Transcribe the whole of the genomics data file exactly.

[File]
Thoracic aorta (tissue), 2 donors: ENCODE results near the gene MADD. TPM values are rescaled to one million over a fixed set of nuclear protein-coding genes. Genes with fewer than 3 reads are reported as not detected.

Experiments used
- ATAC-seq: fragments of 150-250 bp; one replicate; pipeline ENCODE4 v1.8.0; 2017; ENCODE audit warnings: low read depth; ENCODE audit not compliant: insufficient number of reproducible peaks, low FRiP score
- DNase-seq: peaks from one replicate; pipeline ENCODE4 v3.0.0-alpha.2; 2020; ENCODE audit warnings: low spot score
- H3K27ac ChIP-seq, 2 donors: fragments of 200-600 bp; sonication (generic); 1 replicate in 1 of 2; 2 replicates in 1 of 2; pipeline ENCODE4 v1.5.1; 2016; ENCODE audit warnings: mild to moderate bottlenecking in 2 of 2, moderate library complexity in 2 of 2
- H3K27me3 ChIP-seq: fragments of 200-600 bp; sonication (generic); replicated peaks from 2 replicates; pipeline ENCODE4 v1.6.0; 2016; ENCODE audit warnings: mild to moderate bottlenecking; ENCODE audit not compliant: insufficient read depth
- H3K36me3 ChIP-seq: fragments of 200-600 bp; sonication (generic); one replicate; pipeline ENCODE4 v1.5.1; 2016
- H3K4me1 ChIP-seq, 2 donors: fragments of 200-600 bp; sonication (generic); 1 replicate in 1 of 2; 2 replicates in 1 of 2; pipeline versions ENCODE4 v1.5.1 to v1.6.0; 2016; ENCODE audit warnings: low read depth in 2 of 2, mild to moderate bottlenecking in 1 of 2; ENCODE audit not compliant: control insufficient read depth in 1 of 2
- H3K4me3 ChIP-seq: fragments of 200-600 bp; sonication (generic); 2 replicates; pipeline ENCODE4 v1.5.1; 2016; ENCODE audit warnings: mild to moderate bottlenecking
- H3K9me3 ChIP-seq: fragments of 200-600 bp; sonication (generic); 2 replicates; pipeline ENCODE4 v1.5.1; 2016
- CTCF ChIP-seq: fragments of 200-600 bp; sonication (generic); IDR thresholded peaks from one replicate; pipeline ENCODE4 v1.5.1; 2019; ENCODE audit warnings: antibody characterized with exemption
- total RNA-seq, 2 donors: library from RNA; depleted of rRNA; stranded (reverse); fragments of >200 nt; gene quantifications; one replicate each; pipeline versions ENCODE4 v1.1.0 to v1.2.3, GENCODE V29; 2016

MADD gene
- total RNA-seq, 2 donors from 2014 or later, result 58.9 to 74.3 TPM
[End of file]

Thoracic aorta (tissue), 2 donors: ENCODE results near the gene MADD. TPM values are rescaled to one million over a fixed set of nuclear protein-coding genes. Genes with fewer than 3 reads are reported as not detected.

Experiments used
- ATAC-seq: fragments of 150-250 bp; one replicate; pipeline ENCODE4 v1.8.0; 2017; ENCODE audit warnings: low read depth; ENCODE audit not compliant: insufficient number of reproducible peaks, low FRiP score
- DNase-seq: peaks from one replicate; pipeline ENCODE4 v3.0.0-alpha.2; 2020; ENCODE audit warnings: low spot score
- H3K27ac ChIP-seq, 2 donors: fragments of 200-600 bp; sonication (generic); 1 replicate in 1 of 2; 2 replicates in 1 of 2; pipeline ENCODE4 v1.5.1; 2016; ENCODE audit warnings: mild to moderate bottlenecking in 2 of 2, moderate library complexity in 2 of 2
- H3K27me3 ChIP-seq: fragments of 200-600 bp; sonication (generic); replicated peaks from 2 replicates; pipeline ENCODE4 v1.6.0; 2016; ENCODE audit warnings: mild to moderate bottlenecking; ENCODE audit not compliant: insufficient read depth
- H3K36me3 ChIP-seq: fragments of 200-600 bp; sonication (generic); one replicate; pipeline ENCODE4 v1.5.1; 2016
- H3K4me1 ChIP-seq, 2 donors: fragments of 200-600 bp; sonication (generic); 1 replicate in 1 of 2; 2 replicates in 1 of 2; pipeline versions ENCODE4 v1.5.1 to v1.6.0; 2016; ENCODE audit warnings: low read depth in 2 of 2, mild to moderate bottlenecking in 1 of 2; ENCODE audit not compliant: control insufficient read depth in 1 of 2
- H3K4me3 ChIP-seq: fragments of 200-600 bp; sonication (generic); 2 replicates; pipeline ENCODE4 v1.5.1; 2016; ENCODE audit warnings: mild to moderate bottlenecking
- H3K9me3 ChIP-seq: fragments of 200-600 bp; sonication (generic); 2 replicates; pipeline ENCODE4 v1.5.1; 2016
- CTCF ChIP-seq: fragments of 200-600 bp; sonication (generic); IDR thresholded peaks from one replicate; pipeline ENCODE4 v1.5.1; 2019; ENCODE audit warnings: antibody characterized with exemption
- total RNA-seq, 2 donors: library from RNA; depleted of rRNA; stranded (reverse); fragments of >200 nt; gene quantifications; one replicate each; pipeline versions ENCODE4 v1.1.0 to v1.2.3, GENCODE V29; 2016

MADD gene
- total RNA-seq, 2 donors from 2014 or later, result 58.9 to 74.3 TPM